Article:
The experiment demonstrated that, due to its anti-inflammatory properties, pine bark extract can also reduce the damage to joint cartilage that resulted from gout-like disorders.

Purchase Pine Bark Extract

Some good combination preparations for the joints also contain pine bark extract. Due to the fact, that the health of the joint cartilage depends on many factors, combination preparations are superior to individual active substances.

Provide your joints with all the nutrients they require. You can find an overview of the best joint nutrition here.

You may however also comfortably purchase pine bark extract itself, for example from

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  1. Belcaro et al. 2008. Treatment of osteoarthritis with Pycnogenol. The SVOS (San Valentino Osteo-arthrosis Study, Evaluation of signs, symptoms, physical performance and vascular aspects. Phytother Res 22(4), 518-23; doi: 10.1002/ptr.2376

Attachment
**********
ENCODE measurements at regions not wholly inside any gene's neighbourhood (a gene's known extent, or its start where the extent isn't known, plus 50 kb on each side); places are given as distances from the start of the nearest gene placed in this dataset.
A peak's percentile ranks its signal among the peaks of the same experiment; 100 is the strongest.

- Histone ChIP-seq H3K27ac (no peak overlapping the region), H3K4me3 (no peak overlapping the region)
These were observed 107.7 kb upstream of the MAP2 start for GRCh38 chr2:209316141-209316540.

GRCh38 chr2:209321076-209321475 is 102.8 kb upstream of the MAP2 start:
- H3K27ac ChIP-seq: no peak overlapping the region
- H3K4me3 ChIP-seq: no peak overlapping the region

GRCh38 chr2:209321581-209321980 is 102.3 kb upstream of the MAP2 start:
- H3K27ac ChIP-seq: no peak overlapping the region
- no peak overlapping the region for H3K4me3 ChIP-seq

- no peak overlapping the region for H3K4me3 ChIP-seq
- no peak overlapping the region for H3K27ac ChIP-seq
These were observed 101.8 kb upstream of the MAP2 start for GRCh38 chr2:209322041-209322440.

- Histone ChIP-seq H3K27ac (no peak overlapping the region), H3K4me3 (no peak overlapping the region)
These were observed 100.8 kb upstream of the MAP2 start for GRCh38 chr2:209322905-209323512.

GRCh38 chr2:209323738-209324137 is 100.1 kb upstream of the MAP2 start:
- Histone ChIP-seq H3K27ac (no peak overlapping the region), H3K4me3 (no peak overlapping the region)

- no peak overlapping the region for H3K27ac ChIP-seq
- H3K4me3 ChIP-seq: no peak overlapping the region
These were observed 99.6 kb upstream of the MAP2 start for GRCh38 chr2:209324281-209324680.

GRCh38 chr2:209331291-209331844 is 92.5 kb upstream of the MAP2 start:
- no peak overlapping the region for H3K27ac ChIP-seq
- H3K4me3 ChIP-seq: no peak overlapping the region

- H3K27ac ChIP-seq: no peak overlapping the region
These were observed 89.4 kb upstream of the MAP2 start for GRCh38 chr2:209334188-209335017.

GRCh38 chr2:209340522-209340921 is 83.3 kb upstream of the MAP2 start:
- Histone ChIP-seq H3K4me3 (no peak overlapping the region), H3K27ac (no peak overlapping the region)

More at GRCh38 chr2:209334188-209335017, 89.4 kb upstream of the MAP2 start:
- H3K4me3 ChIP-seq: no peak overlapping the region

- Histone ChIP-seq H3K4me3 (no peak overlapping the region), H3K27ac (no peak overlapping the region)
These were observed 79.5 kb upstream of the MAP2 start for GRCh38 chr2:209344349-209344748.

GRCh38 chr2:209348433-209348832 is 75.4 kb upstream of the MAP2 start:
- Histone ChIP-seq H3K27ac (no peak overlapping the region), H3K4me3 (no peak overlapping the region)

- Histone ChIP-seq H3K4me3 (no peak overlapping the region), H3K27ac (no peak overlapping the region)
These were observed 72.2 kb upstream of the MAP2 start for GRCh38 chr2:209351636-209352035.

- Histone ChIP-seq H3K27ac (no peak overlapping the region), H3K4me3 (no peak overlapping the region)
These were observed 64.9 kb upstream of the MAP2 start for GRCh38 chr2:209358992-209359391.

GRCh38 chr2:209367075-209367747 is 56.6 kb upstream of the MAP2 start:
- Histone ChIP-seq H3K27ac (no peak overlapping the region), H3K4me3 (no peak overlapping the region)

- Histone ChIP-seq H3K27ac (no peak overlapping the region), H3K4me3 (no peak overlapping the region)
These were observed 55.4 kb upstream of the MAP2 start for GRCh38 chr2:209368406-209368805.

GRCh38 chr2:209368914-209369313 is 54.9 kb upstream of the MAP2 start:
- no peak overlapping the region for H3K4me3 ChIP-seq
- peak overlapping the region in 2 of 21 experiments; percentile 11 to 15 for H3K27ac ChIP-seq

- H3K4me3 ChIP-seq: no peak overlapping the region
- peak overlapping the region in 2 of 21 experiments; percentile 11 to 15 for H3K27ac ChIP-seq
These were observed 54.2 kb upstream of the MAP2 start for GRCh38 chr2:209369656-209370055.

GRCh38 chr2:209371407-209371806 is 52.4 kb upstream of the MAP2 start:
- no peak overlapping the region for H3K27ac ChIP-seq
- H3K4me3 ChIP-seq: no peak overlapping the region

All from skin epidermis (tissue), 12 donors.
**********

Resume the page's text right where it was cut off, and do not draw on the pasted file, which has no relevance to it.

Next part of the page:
2. Cisar et al. 2008. Effect of pine bark extract (Pycnogenol®) on symptoms of knee osteoarthritis. Phytother Res 22(8), 1087-92; doi: 10.1002/ptr.2461
  3. Belcaro et al. 2008. Variations in C-reactive protein, plasma free radicals and fibrinogen values in patients with osteoarthritis treated with Pycnogenol. Redox Rep 13(6), 271-6; doi: 10.1179/135100008X309019
  4. Grimm T et al. Inhibition of NF-kB activation and MMP-9 secretion by plasma of human volunteers after ingestion of maritime pine bark extract (Pycnogenol®). J Inflamm 3: 1-15, 2006
  5. Schäfer A et al. Inhibition of COX-1 and COX-2 activity by plasma of human volunteers after ingestion of French maritime pine bark extract (Pycnogenol®). Biomed & Pharmacother 60: 5-9, 2006
  6. Peng et al. 2012. Pycnogenol attenuates the inflammatory and nitrosative stress on joint inflammation induced by urate crystals. Free Radic Biol Med 52(4), 765-74; doi: 10.1016/j.freeradbiomed.2011.12.003